In the latter part of 2012, Ms Bonita's business experienced financial difficulties and fell into arrears of rent. Mr Lie indicated to Ms Shen's agent, Joe Menggolo, that they intended to vacate and return the premises to Ms Shen. The monthly rent at this point was $8,304.30 inclusive of GST.

It is also important to note that whilst Ms Bonita was named as the tenant on both leases, the evidence indicates that the business at the premises was conducted by her father, Mr Lie. On 25 January 2013, Mr Lie advised that they could not continue to trade and keys were returned to Mr Menggolo by 11 March 2013. The premises were not re-let until 10 July 2014.

Ms Shen commenced proceedings in the Tribunal and sought damages from Ms Bonita and Mr Lie for loss of rent for the early termination of the second lease.

Is the lease valid and enforceable?

In order to claim damages, Ms Shen had the onus to prove that the lease was valid and enforceable. This required the Tribunal to consider the effect of:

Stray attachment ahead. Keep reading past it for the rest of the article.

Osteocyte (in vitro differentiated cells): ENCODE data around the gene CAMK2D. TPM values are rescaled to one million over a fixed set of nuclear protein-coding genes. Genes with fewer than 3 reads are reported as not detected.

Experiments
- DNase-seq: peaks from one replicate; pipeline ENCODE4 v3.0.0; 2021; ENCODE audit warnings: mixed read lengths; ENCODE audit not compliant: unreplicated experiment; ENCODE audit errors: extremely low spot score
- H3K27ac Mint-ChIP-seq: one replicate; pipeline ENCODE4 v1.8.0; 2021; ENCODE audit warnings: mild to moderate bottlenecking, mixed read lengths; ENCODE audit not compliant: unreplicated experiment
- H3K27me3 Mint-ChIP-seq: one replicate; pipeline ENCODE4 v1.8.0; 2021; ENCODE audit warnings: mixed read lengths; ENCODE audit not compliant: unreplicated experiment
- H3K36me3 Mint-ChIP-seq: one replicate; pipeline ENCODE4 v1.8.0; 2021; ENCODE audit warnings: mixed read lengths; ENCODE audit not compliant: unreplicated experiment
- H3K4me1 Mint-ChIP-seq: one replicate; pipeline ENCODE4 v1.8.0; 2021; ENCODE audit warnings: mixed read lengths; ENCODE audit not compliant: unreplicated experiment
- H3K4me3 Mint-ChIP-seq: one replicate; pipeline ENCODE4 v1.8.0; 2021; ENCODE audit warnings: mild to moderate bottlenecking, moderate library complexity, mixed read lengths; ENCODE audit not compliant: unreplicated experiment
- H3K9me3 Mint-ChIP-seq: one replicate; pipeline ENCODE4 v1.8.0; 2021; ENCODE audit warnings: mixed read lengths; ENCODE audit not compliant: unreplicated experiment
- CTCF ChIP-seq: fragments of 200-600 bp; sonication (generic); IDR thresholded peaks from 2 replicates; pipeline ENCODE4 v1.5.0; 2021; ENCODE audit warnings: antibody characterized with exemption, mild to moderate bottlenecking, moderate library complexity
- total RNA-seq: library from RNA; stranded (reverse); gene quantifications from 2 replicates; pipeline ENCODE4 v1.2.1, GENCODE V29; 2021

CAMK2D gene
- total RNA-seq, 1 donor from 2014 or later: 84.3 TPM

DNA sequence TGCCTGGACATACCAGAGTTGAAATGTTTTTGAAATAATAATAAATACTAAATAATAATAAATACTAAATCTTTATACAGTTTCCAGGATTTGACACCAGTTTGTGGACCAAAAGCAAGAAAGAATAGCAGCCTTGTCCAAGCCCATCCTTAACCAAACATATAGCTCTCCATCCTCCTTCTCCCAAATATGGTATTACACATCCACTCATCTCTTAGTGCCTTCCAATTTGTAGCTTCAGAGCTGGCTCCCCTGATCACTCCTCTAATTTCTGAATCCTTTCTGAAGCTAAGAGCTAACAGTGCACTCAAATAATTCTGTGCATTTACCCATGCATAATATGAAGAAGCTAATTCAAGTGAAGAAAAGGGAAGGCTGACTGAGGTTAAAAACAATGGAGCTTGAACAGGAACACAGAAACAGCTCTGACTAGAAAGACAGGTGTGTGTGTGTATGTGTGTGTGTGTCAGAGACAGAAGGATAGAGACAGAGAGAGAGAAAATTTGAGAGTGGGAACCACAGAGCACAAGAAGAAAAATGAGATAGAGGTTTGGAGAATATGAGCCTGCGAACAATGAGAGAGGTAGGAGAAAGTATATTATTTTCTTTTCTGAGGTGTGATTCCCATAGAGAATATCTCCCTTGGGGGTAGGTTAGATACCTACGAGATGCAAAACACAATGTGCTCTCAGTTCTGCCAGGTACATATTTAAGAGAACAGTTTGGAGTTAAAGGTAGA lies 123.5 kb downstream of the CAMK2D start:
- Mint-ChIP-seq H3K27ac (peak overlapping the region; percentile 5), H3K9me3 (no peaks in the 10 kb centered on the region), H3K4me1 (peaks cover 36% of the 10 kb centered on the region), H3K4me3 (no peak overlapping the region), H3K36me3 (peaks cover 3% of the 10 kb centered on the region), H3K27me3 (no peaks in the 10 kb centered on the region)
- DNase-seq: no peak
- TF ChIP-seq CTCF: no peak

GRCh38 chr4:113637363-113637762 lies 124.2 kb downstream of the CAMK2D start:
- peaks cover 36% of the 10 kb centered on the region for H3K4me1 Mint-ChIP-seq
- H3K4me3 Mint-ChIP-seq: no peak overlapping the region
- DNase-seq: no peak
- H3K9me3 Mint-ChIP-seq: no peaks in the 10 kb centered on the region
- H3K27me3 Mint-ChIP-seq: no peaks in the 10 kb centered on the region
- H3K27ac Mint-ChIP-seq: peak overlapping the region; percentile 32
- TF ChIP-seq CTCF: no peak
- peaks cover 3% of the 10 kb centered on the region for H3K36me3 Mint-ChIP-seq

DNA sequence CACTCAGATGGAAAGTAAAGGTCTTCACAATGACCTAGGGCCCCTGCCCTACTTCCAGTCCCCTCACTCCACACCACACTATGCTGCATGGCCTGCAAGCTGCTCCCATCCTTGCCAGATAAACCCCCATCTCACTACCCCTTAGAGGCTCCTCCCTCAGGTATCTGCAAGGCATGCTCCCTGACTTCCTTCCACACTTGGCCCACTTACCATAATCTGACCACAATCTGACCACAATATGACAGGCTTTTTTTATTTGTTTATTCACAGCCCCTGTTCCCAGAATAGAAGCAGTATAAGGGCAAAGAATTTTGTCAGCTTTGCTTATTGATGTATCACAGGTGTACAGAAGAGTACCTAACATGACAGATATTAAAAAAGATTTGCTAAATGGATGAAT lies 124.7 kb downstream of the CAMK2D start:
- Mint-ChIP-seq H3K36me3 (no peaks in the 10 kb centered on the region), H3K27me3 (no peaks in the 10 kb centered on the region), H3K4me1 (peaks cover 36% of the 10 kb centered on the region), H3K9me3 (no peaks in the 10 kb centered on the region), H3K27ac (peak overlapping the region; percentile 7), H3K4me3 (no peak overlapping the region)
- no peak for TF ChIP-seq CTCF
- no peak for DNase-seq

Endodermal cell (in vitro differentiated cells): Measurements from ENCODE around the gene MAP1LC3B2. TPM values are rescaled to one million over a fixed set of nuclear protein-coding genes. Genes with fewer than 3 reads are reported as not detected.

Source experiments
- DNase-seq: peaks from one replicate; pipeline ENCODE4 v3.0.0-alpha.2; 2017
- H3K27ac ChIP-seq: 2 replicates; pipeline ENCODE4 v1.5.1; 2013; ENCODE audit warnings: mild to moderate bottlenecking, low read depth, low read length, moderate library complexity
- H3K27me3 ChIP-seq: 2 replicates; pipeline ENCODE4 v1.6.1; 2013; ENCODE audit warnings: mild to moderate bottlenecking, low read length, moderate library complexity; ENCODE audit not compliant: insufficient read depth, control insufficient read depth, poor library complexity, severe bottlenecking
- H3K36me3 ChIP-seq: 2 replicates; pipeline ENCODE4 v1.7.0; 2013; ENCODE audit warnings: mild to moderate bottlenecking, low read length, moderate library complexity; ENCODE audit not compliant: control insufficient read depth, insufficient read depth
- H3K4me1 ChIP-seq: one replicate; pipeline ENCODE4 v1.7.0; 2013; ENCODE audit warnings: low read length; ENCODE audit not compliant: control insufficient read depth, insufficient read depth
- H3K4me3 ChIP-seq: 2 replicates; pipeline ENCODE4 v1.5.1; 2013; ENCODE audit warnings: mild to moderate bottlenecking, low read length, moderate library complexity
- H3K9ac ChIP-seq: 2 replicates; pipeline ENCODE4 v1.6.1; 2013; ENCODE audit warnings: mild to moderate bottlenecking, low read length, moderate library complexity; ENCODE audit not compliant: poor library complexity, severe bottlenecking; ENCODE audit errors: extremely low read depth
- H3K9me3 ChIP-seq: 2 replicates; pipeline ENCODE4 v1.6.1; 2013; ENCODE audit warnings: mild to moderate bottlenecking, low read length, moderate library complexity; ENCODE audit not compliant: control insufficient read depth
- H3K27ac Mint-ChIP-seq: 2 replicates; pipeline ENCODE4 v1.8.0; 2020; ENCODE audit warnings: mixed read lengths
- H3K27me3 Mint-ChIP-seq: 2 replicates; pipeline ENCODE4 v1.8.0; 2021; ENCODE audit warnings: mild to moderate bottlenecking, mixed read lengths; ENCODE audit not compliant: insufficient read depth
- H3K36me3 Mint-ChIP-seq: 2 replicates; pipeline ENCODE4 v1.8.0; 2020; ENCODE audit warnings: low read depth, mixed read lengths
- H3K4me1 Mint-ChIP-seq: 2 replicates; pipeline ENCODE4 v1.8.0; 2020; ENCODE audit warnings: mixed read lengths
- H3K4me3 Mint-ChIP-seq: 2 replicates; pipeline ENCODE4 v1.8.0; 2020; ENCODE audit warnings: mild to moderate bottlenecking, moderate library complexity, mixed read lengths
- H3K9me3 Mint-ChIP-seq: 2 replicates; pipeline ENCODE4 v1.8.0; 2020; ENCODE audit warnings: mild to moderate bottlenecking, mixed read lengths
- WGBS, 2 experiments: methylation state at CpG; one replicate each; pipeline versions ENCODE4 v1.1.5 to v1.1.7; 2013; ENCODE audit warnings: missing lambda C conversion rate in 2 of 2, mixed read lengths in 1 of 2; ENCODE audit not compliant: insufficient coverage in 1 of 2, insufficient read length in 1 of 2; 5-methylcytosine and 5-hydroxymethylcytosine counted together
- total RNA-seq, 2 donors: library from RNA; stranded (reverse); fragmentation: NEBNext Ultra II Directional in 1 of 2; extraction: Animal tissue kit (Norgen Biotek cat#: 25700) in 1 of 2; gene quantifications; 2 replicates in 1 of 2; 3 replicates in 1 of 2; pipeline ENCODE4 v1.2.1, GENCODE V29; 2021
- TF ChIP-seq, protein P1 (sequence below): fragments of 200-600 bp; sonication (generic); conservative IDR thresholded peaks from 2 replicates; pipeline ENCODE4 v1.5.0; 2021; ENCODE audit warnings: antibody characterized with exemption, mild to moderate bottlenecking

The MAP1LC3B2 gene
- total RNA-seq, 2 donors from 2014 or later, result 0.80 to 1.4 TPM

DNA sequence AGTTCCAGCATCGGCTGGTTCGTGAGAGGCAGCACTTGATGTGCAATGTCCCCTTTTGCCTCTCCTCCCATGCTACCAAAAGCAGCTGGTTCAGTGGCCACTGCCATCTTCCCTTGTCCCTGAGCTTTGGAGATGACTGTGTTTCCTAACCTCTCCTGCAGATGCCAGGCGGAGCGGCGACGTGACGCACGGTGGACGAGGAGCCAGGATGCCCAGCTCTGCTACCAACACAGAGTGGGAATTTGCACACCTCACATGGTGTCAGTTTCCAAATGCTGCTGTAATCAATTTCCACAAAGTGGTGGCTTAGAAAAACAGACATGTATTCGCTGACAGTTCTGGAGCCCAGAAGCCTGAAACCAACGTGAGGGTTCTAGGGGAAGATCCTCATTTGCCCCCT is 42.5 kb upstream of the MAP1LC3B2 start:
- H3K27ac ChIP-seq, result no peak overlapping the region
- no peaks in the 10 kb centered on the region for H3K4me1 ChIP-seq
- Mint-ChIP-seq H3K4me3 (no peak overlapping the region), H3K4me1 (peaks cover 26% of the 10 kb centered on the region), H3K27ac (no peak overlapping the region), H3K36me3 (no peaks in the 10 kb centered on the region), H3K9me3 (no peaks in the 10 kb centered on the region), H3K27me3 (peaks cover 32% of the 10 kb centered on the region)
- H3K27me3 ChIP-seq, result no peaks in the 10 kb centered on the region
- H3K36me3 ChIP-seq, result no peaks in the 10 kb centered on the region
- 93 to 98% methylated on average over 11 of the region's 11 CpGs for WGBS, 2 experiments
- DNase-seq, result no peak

• an unregistered five year lease
  • the transfer of premises

Could the lease be enforceable after the applicant became the registered proprietor of the premises?

Section 42(1)(d) of the Real Property Act 1900 (NSW) provides that a lease which exceeds a term of three years needs to be registered on the title of the land in order to pass with the land. Where land is transferred, the purchaser who becomes the registered proprietor is only bound by registered leases. One exception to that is a lease for a term of three years or less.

The primary submission of Ms Bonita and Mr Lie is that on registration of the transfer to Ms Shen, the unregistered lease was destroyed and their occupation of the premises became a tenancy at will under section 127 of the Conveyancing Act 1919 (NSW). If this submission is accepted, the second lease would have operated as a monthly tenancy that was terminable with one month's notice.

Although the Tribunal observed that registration of a transfer "destroys" an unregistered lease, it held that an equitable lease can still survive and determine the relationship between the parties.